‘Lucky’ Young Farmers

| 6/17/2015 11:41:00 AM

Tags: young farmers, CSA, soil, Georgia, Darby Weaver,

Farm Land

On Farmers Markets and Luck

As I drive up to the farmers market, I put my game face on. Here we go. This time I’m selling out. I’m gonna sweet talk some old ladies with some killer recipes, wink at middle-aged men when their wives aren’t watching, and tell the new mommies how good our food is for their special little angels who have just put half-eaten popsicles on my lettuce and spit out my broccoli at other customers. I will do it all with grace and poise and I will sell every single thing.

I’m doing well, the market is in full swing and I've got them eating out of my dirt-laden hands. I've avoided jaw drops at my prices with some sustainability education and I've navigated the neediness of a particularly grumpy woman hell-bent on spreading her condition. I've had my fair share of dedicated supporters, feeding my soul as I continue the march to noon and even a few people who throw in an extra dollar as a thank you.

Sweet victory is in sight and it happens: “Oh my gawwwd! I would LOVE to be a farmer. That must be the most peaceful, perfect life. You are so lucky!”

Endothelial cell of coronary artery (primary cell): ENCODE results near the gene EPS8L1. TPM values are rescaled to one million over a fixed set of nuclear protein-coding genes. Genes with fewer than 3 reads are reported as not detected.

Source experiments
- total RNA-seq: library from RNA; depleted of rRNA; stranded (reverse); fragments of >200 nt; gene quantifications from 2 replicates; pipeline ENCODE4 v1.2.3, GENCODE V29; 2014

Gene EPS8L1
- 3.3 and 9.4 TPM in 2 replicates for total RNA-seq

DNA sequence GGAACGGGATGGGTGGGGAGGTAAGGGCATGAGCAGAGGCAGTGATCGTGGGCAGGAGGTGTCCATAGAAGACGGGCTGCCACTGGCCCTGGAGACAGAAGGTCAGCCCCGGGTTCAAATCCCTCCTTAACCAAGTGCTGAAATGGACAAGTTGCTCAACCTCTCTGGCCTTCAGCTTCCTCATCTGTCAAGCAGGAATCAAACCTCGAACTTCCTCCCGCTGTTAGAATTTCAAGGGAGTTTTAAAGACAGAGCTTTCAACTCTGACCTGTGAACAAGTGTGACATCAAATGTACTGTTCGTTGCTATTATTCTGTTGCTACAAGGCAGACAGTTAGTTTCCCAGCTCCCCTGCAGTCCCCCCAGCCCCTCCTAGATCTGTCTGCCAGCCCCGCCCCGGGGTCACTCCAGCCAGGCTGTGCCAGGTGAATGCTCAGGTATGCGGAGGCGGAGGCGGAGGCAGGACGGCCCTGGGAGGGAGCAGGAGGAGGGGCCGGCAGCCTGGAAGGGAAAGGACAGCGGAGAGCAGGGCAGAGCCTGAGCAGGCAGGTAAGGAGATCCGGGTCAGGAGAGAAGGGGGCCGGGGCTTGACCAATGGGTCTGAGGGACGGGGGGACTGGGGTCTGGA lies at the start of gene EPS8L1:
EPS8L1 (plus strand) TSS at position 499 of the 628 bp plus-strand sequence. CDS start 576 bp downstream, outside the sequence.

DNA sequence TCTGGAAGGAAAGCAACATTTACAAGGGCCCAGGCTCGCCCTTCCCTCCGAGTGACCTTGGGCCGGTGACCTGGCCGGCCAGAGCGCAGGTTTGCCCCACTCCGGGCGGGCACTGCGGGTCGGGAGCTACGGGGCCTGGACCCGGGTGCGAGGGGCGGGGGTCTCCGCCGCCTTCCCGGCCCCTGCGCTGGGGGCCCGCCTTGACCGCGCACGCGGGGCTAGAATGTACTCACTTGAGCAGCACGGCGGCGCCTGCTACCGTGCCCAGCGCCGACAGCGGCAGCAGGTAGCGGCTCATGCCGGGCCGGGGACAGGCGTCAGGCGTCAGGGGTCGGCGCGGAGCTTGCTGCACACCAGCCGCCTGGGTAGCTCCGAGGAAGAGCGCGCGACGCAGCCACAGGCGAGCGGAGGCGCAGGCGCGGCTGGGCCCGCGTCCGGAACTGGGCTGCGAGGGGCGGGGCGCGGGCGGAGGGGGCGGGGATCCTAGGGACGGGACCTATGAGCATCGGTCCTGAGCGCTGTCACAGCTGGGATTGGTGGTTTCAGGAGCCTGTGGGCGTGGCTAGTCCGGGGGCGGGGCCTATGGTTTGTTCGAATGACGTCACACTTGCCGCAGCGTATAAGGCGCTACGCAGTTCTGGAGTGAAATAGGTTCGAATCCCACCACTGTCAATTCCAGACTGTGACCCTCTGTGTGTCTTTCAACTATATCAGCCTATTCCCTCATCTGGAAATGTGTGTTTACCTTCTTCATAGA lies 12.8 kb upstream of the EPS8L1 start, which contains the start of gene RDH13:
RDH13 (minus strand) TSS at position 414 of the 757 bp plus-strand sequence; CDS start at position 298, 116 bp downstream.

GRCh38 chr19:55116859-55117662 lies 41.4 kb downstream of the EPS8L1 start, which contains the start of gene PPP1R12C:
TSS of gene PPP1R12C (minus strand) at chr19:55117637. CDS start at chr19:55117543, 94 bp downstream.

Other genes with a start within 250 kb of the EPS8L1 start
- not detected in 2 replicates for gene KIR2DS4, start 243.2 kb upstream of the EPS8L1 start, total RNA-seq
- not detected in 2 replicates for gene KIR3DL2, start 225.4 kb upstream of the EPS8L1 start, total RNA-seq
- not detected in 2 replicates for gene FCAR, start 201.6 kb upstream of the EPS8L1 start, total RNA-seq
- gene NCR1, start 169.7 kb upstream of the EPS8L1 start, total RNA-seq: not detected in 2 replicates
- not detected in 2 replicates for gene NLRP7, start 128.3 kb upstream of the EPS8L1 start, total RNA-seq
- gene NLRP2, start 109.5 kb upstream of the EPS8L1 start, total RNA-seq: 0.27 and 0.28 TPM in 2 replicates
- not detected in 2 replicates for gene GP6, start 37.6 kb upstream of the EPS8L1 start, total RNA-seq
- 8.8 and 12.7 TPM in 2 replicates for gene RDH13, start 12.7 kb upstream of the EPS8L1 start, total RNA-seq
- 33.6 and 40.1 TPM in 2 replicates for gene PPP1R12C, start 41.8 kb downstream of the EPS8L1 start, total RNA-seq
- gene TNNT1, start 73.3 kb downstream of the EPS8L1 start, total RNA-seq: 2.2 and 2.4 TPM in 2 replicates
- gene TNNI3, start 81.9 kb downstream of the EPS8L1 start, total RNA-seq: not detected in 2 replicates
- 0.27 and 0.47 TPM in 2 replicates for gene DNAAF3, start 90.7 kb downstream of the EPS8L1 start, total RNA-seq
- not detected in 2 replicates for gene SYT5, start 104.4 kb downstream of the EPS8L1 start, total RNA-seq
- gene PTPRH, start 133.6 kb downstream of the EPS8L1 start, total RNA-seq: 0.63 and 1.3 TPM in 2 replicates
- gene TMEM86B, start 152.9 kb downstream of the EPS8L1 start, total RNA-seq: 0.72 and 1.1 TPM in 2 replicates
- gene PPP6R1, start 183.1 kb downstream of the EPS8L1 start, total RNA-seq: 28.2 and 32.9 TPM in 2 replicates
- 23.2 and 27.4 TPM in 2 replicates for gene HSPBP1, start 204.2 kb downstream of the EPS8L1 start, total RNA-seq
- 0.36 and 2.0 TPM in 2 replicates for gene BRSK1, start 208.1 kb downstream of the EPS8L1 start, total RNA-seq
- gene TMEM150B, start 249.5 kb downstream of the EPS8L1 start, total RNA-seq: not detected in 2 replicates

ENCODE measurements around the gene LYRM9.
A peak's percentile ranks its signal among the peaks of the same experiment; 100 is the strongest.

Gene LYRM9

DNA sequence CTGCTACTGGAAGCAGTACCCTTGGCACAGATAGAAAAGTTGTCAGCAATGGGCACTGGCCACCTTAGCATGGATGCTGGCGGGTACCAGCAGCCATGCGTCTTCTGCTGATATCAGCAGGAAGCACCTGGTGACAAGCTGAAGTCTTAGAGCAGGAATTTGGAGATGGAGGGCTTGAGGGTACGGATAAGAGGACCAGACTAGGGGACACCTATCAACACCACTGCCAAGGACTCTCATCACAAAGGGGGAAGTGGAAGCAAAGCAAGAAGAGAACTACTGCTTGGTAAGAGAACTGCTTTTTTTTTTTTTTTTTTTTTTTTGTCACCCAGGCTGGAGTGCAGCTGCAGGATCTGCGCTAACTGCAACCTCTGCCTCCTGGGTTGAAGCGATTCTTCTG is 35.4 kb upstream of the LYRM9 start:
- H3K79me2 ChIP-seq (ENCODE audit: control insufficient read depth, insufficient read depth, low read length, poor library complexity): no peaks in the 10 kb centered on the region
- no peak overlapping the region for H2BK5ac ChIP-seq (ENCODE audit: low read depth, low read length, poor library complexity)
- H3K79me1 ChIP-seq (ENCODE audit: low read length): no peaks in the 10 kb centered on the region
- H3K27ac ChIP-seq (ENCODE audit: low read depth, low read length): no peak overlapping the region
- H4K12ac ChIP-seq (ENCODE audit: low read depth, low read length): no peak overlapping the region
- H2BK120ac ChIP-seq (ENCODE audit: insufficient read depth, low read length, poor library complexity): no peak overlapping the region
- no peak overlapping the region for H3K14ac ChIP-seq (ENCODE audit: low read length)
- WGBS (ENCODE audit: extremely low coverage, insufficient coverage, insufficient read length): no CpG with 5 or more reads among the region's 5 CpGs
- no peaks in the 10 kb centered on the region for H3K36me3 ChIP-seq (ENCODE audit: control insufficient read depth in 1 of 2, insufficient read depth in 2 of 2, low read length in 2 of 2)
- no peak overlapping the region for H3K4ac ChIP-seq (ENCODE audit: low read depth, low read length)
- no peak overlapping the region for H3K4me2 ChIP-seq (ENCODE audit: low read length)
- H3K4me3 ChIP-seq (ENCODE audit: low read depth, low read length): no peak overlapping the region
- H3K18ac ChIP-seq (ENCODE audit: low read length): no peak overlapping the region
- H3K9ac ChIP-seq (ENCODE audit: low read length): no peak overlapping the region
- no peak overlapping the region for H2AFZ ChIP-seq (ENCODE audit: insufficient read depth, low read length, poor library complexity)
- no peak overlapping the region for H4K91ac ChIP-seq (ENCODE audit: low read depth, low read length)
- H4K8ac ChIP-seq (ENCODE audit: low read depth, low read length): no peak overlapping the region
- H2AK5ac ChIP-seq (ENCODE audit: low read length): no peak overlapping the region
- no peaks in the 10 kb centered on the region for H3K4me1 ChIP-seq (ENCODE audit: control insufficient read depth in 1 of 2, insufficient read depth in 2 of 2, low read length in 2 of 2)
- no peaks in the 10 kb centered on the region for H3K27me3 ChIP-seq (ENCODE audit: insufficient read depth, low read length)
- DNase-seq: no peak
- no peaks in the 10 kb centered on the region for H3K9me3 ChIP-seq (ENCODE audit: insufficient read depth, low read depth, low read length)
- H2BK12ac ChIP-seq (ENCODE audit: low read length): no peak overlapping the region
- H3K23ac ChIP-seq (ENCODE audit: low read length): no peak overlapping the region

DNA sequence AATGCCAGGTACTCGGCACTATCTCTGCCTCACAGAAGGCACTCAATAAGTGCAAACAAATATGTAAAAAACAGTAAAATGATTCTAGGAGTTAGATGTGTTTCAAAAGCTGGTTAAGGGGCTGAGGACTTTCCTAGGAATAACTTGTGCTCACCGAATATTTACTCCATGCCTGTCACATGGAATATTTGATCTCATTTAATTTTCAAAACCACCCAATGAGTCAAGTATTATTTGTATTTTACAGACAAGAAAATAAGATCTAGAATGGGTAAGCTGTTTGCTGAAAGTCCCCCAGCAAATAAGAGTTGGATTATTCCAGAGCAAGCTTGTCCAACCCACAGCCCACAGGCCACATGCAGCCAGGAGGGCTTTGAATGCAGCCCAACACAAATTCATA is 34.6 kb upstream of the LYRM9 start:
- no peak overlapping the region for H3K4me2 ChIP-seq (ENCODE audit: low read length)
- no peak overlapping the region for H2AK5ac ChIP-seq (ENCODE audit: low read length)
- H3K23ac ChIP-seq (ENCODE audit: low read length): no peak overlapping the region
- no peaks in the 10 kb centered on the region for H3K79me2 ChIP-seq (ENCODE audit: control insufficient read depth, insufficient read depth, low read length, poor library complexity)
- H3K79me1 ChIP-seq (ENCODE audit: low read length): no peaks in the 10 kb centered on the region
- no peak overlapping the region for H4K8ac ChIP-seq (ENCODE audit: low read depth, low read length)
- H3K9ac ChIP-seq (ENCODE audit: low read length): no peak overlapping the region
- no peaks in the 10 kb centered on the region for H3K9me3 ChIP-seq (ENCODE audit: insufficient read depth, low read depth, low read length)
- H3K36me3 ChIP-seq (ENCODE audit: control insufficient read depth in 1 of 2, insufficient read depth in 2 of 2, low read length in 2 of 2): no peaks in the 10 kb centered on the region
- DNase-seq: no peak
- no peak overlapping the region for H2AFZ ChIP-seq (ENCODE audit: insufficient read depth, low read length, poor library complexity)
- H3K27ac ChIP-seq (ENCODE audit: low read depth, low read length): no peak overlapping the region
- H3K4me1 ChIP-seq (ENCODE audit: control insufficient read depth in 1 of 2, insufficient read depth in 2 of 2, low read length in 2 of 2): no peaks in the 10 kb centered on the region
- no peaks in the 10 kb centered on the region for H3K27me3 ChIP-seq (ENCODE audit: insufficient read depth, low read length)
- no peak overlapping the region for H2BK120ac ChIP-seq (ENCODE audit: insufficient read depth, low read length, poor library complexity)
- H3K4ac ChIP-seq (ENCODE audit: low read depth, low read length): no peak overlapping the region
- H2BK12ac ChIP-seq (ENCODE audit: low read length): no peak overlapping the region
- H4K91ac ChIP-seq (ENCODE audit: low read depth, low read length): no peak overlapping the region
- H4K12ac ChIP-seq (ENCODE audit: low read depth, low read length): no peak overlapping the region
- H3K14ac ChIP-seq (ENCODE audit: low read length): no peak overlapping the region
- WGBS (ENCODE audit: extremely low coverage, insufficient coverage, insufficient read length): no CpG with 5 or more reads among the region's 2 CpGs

Lucky? I do my best to stop my involuntary twitching eye, crazy face and bite my tongue. “Oh yes, we are so lucky.”

It’s true enough, my husband and I have been pretty lucky. Starting a small business that has, for the most part, served as a sufficient cushion for our wellbeing during a time when our trade isn't seen as necessarily essential. Two landless, wannabe farmers finding a path, finding support, and tirelessly plugging away at managing farms, jumping the hoops to buy a piece of land, advertising our wares, and educating the population has definitely benefited from some serendipity and luck. Luck isn't what got us through excess rains that flooded our fields and washed away our nutrients. Luck didn't seed, transplant, trellis, and pick all of these tomatoes. Luck is certainly in the picture, but is not the picture itself.

6/24/2015 2:48:17 PM

Such a well written blog. Keep up the hard work on the farm and at the computer. Looking forward to reading more.

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